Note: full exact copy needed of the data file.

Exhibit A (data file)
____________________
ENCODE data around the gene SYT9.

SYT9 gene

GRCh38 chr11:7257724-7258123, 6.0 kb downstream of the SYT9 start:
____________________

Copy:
ENCODE data around the gene SYT9.

SYT9 gene

GRCh38 chr11:7257724-7258123, 6.0 kb downstream of the SYT9 start: